How to Remove a Rotten Tooth After SHTF

How to Remove a Rotten Tooth After SHTF

( – A rotten tooth is no laughing matter, even with modern medicine and medical professionals. Can you picture how bad it would be if SHTF and those professionals are far and few between? Imagine removing a bad tooth, likely on our own, after SHTF.

First You Need the Proper Tools

The first thought to come to mind may be a pair of pliers and some whiskey. While whiskey would certainly help, you’re going to want more than a pair of rusty pliers; if you break the tooth in half or fragment it, problems are going to be much more severe. You’ll need both extraction forceps and a periosteal, both of which professionals use. Tweezers or something similar are important for removing any smaller pieces that remain after the initial extraction.

Dental mirrors are also ideal to have, especially for teeth in weird spots. Of course, going back to the whiskey, you’ll want some sort of painkiller, analgesic or anesthetic; if using an injectable anesthetic, be sure to know what you’re doing before using it. The next item on your list is to stop the bleeding, because there’s going to be a lot of it both during and after the operation. Gauze and cotton balls work best.

Just because it’s post SHTF doesn’t mean you shouldn’t be sanitary. In fact, it should encourage you to be extra sanitary to avoid preventable infections. Have disposable gloves such as latex, nitrile or vinyl; medical grade would be best, but anything is better than nothing. Congratulations, you’re now ready to perform your very own tooth extraction.

A reclining seat is optional and could be helpful if you’re removing another person’s rotten tooth, but it’s not necessary to remove your own.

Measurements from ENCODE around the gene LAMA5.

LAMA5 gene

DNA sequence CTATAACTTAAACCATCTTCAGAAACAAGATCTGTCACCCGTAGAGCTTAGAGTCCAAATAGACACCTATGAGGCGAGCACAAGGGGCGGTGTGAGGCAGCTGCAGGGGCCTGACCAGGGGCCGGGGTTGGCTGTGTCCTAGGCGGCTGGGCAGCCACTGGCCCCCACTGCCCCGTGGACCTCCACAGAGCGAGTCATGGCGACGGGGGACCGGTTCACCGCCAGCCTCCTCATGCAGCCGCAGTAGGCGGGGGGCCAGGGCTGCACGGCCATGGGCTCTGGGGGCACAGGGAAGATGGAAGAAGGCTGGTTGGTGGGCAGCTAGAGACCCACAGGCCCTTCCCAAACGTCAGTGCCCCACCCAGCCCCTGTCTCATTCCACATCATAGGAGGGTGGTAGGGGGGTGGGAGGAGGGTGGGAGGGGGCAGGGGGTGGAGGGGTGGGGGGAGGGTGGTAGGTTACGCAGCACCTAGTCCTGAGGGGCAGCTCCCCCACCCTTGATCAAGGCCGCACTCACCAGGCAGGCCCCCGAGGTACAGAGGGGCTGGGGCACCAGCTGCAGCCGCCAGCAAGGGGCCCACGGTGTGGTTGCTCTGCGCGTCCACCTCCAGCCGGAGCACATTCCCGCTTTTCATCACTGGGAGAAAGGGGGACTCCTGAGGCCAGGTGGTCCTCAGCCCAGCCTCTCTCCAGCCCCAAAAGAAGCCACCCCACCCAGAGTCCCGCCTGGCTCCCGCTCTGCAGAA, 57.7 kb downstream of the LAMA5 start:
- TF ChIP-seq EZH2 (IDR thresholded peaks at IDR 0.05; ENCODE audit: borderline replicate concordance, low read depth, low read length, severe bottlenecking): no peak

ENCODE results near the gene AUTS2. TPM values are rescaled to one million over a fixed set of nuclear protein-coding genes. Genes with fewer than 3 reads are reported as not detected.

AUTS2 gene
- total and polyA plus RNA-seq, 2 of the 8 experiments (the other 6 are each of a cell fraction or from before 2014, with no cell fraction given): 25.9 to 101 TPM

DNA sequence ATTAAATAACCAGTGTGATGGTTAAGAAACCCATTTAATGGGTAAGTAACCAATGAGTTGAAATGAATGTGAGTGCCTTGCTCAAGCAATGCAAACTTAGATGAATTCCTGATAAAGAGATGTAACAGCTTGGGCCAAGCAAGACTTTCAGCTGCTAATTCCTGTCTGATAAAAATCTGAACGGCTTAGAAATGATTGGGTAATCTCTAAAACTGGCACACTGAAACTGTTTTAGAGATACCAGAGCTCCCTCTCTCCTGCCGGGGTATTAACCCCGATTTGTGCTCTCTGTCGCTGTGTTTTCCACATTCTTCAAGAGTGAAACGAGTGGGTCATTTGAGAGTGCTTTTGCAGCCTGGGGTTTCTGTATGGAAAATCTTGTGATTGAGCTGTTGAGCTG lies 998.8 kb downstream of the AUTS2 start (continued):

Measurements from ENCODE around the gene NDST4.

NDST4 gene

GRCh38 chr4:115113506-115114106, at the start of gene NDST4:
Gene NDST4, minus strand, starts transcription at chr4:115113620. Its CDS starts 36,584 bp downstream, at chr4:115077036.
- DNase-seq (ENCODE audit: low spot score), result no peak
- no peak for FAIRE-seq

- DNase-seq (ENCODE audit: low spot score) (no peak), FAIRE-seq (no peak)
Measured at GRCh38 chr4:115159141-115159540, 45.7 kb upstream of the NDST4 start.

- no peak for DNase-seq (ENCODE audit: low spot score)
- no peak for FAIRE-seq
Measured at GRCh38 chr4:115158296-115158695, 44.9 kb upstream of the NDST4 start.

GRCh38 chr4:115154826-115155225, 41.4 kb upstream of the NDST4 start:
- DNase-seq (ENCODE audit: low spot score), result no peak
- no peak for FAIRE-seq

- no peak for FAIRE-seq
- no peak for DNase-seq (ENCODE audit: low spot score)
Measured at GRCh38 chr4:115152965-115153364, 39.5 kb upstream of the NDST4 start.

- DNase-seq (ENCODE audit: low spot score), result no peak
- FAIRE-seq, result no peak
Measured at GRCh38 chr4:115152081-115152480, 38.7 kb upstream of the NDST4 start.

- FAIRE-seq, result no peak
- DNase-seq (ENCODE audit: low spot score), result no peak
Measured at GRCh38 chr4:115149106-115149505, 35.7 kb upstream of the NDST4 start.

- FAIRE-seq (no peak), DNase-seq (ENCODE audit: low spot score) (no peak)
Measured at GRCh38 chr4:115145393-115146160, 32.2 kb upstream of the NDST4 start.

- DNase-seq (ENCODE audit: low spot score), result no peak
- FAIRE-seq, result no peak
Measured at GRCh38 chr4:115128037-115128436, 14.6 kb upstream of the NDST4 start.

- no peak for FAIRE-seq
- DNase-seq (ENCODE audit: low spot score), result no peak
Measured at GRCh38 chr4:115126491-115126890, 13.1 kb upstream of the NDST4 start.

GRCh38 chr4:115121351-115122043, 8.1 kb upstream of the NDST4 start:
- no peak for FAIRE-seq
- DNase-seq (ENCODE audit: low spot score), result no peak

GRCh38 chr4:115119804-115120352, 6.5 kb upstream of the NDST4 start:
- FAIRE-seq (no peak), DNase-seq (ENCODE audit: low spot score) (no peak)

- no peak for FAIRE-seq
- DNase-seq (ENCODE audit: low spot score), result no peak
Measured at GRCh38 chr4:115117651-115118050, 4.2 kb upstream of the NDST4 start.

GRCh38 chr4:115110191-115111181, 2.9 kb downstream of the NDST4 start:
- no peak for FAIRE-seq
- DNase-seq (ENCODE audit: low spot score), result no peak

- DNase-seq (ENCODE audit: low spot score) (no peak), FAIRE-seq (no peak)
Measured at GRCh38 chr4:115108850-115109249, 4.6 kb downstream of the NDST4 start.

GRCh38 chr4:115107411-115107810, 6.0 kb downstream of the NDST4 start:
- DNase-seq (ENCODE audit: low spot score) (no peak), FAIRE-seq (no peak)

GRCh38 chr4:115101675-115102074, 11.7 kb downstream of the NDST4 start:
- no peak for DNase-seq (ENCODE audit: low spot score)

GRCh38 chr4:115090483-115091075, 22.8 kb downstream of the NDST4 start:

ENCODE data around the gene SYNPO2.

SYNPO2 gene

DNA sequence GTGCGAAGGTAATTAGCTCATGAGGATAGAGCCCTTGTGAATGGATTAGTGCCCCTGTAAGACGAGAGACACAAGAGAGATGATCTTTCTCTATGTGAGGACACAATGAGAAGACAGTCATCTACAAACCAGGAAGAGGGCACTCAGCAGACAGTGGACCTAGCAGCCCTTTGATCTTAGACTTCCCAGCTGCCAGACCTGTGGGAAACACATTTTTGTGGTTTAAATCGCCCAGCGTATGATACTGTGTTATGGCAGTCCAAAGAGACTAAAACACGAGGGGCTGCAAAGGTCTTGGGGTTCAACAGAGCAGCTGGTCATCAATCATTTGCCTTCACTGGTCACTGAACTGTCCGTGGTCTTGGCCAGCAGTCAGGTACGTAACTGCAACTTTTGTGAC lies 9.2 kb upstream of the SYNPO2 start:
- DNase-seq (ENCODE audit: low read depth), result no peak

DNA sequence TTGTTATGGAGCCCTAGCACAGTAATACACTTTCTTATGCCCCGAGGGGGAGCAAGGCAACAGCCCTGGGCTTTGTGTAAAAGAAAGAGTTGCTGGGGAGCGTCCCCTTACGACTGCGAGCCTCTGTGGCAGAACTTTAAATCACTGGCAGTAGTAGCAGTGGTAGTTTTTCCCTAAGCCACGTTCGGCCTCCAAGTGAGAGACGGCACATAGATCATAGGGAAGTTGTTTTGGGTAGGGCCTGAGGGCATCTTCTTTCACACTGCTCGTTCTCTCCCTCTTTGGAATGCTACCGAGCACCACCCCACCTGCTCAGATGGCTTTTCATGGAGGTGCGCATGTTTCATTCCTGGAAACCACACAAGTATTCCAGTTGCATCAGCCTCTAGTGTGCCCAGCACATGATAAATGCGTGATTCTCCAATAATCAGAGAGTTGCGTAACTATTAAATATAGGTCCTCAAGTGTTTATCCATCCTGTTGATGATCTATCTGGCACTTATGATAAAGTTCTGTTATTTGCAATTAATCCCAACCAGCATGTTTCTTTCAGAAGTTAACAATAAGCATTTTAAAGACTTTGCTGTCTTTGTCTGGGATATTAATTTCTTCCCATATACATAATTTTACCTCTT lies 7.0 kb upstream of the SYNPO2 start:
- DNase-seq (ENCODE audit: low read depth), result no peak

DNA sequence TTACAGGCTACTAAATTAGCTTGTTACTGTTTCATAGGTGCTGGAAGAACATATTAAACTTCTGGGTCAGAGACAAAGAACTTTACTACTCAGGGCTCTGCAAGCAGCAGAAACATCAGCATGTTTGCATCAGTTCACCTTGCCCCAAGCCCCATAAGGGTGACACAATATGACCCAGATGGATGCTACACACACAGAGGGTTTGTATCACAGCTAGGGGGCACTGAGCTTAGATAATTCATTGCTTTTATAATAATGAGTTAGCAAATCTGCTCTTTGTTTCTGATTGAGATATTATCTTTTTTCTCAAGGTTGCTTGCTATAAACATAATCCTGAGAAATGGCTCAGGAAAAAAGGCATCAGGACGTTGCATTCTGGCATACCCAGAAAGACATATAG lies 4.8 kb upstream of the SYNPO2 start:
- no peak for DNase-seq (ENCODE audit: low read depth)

Preparing for Surgery

The first thing you need to do before you even think about taking a tooth out is sterilize your tools. Thankfully, there are several ways to do this:

  • Soak the tools in alcohol.
  • Soak the tools in barbicide.
  • Boil the tools in water. Be sure to allow them to cool before using them.
  • Use an open flame. Again, allow tools to cool and be careful not to make the tools brittle.
  • Bleach.

Now you’re ready to start the operation. Get yourself or your patient in a comfortable position; we promise the task is going to be painful enough, so comfort is a must. Next, be sure to wash your hands, clear up to your elbows, and put on some sort of face covering to cover your mouth and nose.

The next step of the operation is to administer a painkiller of some sort. Skip this for now if working on yourself. It’s vital that you don’t impair your coordination or motor skills while performing this procedure.

Extracting the Tooth

With the periosteal, start to dig out the tooth at and below the gum line. Ever remove a tire from a rim? Well, the process is similar, and you need to work your way around the tooth. Now, there’s going to be blood, and plenty of it even at this point, so be sure to keep some gauze or cotton balls handy. You can also place some in the cheek to be ready to soak up any excess.

Take the forceps and grab as low on the tooth as you can. Next, firmly grasp the tooth, taking care not to fragment or crush it if you’re able. Depending on the angle, you may be able to rock the tooth back and forth in the socket, helping it to release and easing the extraction. Be sure to use great caution and the minimum amount of force needed to avoid damaging other parts of the mouth.

Post Extraction

After successfully extracting the tooth, you need to examine it and make sure no pieces are left behind. If there are, use your tweezers and get the pieces out to avoid future infection. The site where the tooth once was is going to be bleeding badly at this point; place gauze or cotton balls over the area and have the patient, or yourself, gently bite down on the gauze.

All Done

Congratulations! You’ve just extracted your first tooth. It may only be the first of many to come if you don’t follow proper mouth hygiene after SHTF. Dental hygiene is one of the most overlooked aspects to survival, and the consequences are a force to be reckoned with.

Be sure to keep a regimen of painkillers and antibiotics handy until the hole in your mouth heals properly. If you can’t find commercialized antibiotics, there are natural ways to fight infection as well.

Please keep in mind that this is not medical advice, and the procedure described should only be used if there are no other options available. In the case of any medical emergency, you should seek the help of a trained professional whenever possible.

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